In the current low-growth, low-yield environment, there is no question investors are finding it difficult to generate short-term returns with an acceptable level of risk. For this reason, there has been a push for new products that represent an alternative to traditional cash investments (i.e. term deposits). For this reason, ‘Cash’ Exchange Traded Funds (Cash ETFs) have gained traction among Australian investors. A Cash ETF invests primarily in deposit products and attempts to track cash market indices such as the RBA Cash Rate Index and the AusBond Bank Bill Index. As it trades like a normal ordinary share, holdings in the ETF can be bought or sold on the ASX without the need for opening bank accounts or rolling over deposits. In other words, these products offer investor convenience. Investors normally use bank Term Deposits (TDs) to hold cash where interest income is guaranteed (up to $250,000) over a certain period. Funds are typically locked in over the investment period and physical roll over is required when maturity is reached. TDs can also incur potential break fees or forfeiting of interest if investors withdraw funds before the TD matures. In comparison, a cash ETF provides investors with a flexible alternative. Where cash ETFs differ from a normal TD is the opportunity to generate a higher return while providing ample liquidity (can sell and buy at any time on the ASX). However, investors should be aware that ETFs are subject brokerage and management fees while there is no such fee for normal TDs. Figure 1. General Comparison between Cash ETFs and other alternatives Source: BetaShares, BondAdviser In addition to being a ‘defensive’ investment to temporarily park funds, these ETFs can also be used to generate periodical higher-interest retirement income for investors with a low risk appetite. Until recently only one cash ETF – Betashares Australian High Interest Cash ETF (ASX: AAA) was available for investors on the ASX. However, in response to growing cash allocations (typically 10-15% according to UBS) and demand from investors and advisers, UBS and Blackrock have launched new Cash ETFs along with a comparable alternative in Betashares’ Bank Senior Floating Rate Bond ETF.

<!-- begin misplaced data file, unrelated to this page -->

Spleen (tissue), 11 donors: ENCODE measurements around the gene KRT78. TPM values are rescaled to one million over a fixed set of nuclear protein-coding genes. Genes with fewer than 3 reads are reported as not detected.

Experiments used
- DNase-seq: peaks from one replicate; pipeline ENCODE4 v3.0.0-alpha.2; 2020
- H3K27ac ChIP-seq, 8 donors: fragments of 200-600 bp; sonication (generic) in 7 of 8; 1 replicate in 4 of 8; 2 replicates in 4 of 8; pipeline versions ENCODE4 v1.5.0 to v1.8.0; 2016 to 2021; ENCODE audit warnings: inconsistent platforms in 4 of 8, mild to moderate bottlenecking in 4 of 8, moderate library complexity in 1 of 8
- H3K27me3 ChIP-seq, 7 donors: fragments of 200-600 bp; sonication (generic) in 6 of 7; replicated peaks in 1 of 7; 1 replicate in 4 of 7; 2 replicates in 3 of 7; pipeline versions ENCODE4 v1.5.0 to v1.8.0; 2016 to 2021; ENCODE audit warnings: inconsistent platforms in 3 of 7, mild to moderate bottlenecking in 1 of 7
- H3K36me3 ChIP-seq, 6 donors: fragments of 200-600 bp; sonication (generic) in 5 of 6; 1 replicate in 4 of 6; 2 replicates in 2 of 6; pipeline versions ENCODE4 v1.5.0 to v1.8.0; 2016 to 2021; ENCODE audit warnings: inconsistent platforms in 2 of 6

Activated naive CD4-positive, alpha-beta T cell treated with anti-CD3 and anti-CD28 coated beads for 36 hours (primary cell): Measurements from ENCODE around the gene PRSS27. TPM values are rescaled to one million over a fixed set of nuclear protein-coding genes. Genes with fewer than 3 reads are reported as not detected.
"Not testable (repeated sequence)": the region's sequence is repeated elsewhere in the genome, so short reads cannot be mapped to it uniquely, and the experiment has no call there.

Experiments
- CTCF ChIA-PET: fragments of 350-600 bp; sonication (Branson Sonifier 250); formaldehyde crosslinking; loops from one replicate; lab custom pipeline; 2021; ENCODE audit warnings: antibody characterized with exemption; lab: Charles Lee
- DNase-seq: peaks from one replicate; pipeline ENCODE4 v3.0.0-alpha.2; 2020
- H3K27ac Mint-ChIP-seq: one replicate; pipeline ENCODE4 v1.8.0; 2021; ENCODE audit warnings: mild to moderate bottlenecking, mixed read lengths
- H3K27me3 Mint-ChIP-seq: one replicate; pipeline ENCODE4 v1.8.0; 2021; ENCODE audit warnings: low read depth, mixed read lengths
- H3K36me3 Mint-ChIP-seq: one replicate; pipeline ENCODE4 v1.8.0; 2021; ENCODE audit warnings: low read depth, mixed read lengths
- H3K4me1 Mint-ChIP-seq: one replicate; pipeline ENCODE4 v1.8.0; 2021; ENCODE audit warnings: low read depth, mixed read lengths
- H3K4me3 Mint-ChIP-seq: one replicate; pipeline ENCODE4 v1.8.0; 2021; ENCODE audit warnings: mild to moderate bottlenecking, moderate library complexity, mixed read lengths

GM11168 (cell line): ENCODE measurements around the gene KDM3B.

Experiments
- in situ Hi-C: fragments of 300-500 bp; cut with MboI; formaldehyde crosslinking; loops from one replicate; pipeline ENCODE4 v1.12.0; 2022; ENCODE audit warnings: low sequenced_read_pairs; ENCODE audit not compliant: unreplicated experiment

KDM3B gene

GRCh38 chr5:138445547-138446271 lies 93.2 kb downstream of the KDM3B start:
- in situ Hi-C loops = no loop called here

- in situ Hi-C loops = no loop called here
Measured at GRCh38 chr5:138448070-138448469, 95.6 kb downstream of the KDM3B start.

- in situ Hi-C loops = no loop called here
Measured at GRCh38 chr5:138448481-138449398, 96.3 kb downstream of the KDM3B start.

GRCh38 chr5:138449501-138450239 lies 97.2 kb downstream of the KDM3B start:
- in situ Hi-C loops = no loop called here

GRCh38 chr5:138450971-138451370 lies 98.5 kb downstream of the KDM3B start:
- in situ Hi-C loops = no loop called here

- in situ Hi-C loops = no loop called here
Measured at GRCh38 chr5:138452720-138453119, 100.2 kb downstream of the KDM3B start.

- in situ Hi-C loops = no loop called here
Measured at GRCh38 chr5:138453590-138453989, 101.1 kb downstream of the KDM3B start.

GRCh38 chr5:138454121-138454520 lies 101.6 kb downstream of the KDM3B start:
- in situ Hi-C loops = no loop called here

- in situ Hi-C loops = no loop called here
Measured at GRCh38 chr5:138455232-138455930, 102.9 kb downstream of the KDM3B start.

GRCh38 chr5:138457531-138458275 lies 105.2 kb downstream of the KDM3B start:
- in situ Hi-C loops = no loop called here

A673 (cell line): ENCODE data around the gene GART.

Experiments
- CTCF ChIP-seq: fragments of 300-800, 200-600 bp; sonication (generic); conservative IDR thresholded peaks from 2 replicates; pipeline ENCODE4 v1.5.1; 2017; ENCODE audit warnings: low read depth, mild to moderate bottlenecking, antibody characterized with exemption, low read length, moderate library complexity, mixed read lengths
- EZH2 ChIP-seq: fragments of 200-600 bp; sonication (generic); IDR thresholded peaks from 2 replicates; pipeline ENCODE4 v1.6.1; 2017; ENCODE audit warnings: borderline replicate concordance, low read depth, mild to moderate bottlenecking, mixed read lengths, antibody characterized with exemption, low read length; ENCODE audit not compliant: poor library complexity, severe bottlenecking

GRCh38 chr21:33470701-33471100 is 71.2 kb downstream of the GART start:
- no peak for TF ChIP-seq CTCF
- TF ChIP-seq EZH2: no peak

- UBS IQ Cash ETF (ASX: MONY) aims to provide excess returns over the RBA Cash Rate.
- iShares Core Cash ETF (ASX: BILL) aims to track the S&P/ASX200 Bank Bill Index.
- iShares Enhanced Cash ETF (ASX: ISEC) aims to provide excess returns over the S&P/ASX200 Bank Bill Index.
- BetaShares Australian Bank Senior Floating Rate Bond ETF (ASX: QPON) aims to track the Solactive Australian Bank Senior Floating Rate Bond Index.
Figure 2. Cash Alternative ETFs in the domestic market Source: Company Reports Most of these funds have a considerable skew towards deposits-like risk/return characteristics. While BILL and MONY invest solely in deposit products, ISEC and QPON also include investments in senior bank floating rate instruments which typically yield ~3% p.a. In summary, the key benefits of Cash ETFs are:
- Convenience: Comparable risk and return to deposit products without need for bank account opening or periodic manual roll-over periods.
- Regular distributions: Providing regular low-risk income streams.
- Capital stability: Unlike other fixed-rate income investments, the value of a Cash ETF will not decline (and will, in fact, increase) in a rising interest rate environment (like a TD).
- Transparency: Interest rate information, value of Fund’s assets and other disclosures publicly available via the ASX.
- Liquidity: Holdings in the ETF can be bought or sold at any time during market trading hours with a short settlement period.
However, investors considering the alternative must also be aware of a few key downside risks:
- Fees: Most funds charge management fees (typically ~0.20%) which could be expensive in the context of the total yield of (~2% – 2.50%).
- Price Volatility: Unlike traditional TDs, cash ETFs are subject to price volatility on the ASX.